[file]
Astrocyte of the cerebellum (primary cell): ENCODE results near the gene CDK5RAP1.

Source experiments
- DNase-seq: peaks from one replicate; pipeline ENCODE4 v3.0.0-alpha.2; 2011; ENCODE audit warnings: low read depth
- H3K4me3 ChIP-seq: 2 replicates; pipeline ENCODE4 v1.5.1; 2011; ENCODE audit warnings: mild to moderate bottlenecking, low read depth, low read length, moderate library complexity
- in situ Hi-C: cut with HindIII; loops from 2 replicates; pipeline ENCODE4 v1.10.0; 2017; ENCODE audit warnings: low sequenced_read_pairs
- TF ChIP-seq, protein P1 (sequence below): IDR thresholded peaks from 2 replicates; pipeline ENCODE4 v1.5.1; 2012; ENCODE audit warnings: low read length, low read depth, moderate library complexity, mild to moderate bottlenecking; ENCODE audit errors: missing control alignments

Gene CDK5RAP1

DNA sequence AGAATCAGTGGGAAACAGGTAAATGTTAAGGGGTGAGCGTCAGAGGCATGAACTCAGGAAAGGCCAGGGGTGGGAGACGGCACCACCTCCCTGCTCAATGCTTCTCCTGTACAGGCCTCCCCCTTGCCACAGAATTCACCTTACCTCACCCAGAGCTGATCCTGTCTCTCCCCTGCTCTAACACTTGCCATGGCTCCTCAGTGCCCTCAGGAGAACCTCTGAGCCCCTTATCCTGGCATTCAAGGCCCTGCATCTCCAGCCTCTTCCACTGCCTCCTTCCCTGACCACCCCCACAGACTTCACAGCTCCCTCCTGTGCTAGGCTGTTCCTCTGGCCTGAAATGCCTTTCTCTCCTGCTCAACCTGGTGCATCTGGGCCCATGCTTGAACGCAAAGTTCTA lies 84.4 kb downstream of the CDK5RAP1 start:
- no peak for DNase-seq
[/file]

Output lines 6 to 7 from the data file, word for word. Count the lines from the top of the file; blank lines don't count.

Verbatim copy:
- TF ChIP-seq, protein P1 (sequence below): IDR thresholded peaks from 2 replicates; pipeline ENCODE4 v1.5.1; 2012; ENCODE audit warnings: low read length, low read depth, moderate library complexity, mild to moderate bottlenecking; ENCODE audit errors: missing control alignments

Gene CDK5RAP1